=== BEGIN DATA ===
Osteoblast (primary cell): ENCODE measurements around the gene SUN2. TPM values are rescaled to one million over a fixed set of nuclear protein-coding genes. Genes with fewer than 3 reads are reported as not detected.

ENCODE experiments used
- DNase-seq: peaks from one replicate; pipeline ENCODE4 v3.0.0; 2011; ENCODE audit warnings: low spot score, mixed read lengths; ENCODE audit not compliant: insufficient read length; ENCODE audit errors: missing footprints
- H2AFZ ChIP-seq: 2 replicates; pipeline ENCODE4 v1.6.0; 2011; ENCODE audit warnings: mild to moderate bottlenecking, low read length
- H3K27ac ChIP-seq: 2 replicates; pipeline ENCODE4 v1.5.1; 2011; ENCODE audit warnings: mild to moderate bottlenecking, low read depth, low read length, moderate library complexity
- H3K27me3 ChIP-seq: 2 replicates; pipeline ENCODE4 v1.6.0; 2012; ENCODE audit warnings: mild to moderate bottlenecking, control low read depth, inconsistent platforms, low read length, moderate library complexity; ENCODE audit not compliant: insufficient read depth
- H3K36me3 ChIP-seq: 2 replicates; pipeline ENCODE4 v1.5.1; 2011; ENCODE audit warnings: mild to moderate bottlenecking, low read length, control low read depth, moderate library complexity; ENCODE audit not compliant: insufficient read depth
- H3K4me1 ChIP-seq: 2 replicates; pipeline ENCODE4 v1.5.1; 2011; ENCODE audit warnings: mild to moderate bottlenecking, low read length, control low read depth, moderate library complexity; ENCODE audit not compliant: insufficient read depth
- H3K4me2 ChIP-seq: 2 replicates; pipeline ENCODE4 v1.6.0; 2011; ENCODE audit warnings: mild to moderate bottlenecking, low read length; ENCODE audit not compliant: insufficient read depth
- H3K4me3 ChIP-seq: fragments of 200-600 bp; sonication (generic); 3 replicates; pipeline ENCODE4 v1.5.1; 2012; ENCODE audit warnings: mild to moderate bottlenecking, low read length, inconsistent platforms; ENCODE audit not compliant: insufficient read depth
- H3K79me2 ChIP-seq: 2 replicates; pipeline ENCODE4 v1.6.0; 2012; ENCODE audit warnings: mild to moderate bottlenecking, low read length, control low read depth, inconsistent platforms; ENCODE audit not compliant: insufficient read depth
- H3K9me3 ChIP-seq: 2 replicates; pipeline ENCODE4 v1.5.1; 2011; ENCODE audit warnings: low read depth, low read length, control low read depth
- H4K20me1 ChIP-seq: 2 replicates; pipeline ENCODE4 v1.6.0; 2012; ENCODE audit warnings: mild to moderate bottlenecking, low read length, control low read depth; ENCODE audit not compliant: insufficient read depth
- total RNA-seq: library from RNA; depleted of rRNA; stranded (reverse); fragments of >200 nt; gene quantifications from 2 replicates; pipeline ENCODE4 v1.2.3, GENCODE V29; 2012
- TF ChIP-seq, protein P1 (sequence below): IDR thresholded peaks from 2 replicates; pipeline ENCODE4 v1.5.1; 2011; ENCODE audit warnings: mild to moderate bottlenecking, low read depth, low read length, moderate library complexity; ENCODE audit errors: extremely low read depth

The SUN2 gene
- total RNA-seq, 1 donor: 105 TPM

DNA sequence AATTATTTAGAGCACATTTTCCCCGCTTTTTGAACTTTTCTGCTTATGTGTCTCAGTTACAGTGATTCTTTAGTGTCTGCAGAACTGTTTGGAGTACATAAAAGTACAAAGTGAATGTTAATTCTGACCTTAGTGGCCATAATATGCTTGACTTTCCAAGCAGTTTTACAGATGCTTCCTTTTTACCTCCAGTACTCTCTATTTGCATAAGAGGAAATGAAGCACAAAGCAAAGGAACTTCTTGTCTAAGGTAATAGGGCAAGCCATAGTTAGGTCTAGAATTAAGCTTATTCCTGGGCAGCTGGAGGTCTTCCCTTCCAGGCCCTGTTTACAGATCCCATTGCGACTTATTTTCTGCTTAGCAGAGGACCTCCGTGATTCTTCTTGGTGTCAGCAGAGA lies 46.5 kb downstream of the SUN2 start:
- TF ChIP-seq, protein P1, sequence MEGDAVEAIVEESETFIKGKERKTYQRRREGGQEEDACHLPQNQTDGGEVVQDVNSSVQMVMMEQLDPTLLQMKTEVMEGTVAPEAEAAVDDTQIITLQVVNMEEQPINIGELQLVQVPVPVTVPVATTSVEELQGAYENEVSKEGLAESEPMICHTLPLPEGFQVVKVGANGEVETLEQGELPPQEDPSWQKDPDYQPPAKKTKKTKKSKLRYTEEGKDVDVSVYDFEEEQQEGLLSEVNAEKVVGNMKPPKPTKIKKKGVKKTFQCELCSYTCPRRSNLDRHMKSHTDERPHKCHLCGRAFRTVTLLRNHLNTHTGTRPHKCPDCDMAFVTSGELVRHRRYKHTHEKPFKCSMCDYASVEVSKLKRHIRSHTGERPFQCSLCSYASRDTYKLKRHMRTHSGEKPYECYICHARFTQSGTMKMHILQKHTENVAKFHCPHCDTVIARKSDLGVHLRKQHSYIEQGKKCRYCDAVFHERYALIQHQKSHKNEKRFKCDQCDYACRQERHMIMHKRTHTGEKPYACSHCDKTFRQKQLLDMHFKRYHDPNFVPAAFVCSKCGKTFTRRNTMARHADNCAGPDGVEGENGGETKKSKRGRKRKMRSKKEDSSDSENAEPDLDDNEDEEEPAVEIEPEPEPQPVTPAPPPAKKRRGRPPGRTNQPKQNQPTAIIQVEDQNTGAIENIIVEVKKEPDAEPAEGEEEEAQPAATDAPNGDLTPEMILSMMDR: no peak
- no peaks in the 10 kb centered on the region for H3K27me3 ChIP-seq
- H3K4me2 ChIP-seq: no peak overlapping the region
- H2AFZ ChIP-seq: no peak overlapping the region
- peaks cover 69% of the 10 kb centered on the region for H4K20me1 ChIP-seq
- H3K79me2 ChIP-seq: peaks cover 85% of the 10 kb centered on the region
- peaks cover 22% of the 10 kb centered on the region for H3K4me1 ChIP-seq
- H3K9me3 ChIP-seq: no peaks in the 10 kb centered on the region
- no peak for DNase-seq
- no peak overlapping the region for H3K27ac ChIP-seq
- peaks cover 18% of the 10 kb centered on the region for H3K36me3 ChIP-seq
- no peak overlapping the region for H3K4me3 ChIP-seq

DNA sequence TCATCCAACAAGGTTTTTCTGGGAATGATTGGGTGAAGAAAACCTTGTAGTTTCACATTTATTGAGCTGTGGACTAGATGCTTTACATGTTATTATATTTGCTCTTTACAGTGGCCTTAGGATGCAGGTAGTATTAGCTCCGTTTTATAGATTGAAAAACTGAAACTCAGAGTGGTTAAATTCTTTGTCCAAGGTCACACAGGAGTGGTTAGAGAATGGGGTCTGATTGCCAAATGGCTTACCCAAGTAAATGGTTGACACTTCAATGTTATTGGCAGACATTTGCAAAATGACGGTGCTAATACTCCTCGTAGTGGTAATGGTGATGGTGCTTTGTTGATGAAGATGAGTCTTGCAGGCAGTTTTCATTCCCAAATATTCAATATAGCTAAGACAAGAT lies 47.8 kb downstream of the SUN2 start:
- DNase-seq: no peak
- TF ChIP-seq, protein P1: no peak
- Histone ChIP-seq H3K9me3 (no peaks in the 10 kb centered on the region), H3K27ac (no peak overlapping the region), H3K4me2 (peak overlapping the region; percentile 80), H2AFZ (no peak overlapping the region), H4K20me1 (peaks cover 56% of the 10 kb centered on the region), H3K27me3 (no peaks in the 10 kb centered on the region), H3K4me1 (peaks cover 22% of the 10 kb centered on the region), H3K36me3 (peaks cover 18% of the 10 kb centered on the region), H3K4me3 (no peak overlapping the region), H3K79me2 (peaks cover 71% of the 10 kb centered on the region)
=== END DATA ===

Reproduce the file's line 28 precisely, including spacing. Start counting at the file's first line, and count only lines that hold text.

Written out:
- no peak overlapping the region for H3K27ac ChIP-seq